Supporting diversity and inclusion in your school – six steps to success

Supporting diversity and inclusion in your school – six steps to success

A commitment to diversity and inclusion can be grounded in, but not limited to, an employer’s responsibilities under equality legislation, currently those enshrined in the Equality Act 2010.

As a school leader, what can you do that goes above and beyond the legal minimum to promote diversity and inclusion at your school? Before you go any further, it’s worth pausing a moment to understand and appreciate what the terms, diversity and inclusion, actually mean, especially in a workplace setting.

Diversity is about each individual in the school; Inclusion is about everyone at the school.

Leadership – support to individuals and to everyone must be authentic; it is not a “box-ticking exercise”. Leadership should be vocal and instil conviction that workplace inclusion can drive stronger performance, and results can drive the cultural shift needed to embed change.

Give an explicit commitment – the commitment could clearly state that the school’s vision is to create an inclusive environment where all individuals are valued and able to succeed, where pupils have a positive experience and where staff believe they work for an employer of choice.

Recruitment, promotion and career development – at times of hiring staff, discerning candidates will want to know and understand, and will be attracted, by your school’s commitment to diversity and inclusion. At the same time, check that all staff have equal access to training and other career development opportunities and, finally, check whether there is any need to take appropriate positive action [as permitted by the anti-discrimination legislation] to provide training or support for groups that are underrepresented at the school.

Getting to know the people you lead – ask yourself – is it possible to have open discussions with staff at the school about diversity and inclusion? Are you confident that any concerns would be raised? Assemblies are an effective way to spread the message to pupils; a facilitated session on diversity and inclusion would be a great topic to raise on an INSET day for staff.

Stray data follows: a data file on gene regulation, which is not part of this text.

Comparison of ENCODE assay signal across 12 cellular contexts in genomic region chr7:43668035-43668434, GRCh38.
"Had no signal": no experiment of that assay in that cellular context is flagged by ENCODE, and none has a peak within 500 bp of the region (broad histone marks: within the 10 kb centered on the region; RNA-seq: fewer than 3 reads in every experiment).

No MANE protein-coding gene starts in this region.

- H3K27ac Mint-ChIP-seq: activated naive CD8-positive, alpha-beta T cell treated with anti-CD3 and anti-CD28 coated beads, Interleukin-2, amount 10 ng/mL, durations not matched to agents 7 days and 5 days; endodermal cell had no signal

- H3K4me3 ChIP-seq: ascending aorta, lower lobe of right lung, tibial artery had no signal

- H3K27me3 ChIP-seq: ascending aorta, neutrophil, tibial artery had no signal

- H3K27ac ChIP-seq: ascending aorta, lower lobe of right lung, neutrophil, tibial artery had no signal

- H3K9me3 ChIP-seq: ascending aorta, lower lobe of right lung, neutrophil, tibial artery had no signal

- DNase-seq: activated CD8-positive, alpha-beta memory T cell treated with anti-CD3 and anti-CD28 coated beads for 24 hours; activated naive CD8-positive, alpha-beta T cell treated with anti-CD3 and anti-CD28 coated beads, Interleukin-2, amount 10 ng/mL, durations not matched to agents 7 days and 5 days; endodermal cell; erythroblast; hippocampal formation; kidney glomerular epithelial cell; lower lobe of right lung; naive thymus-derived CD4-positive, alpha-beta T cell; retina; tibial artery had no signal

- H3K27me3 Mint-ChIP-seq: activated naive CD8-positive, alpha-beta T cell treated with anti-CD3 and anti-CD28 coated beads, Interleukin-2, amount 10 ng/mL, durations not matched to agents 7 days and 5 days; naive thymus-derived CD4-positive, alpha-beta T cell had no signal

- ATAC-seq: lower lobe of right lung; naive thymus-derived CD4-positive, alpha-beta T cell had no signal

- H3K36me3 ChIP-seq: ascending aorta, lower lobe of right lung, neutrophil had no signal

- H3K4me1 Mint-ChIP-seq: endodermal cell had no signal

Training around appropriate behaviour – you may have a clear expectation that all staff at the school should behave appropriately to one another, but this may not be as clearly understood as you expect. If it isn’t, perhaps some refresher ‘diversity and inclusion’ training might be necessary, that also covers how members of staff should report unacceptable behaviour if they are subject to it, and what they should expect once it has been reported.

Diversity and inclusion – putting this at the heart of the school – only when all members of staff can bring their true selves to work will the school benefit from the best everyone can be.

True cultural change in any organisation takes time and will only be achieved by small, incremental and consistent shifts in practice. As a school leader, you’re the exemplar of behaviour and it is within your control to set the bar for this at your school.

Join us at our Equalities Conference 2022

In September, we’re hosting our Equalities Conference online, putting equality under the microscope and asking ‘Who Do You Think You Are?’.

By shining a light on different aspects of equality through an intersectional approach, this conference will ask tough questions and provide answers in working towards building anti-racist and gender-equal settings; in providing a transparent and honest dialogue for equity of outcomes for all.

Book your ticket here.

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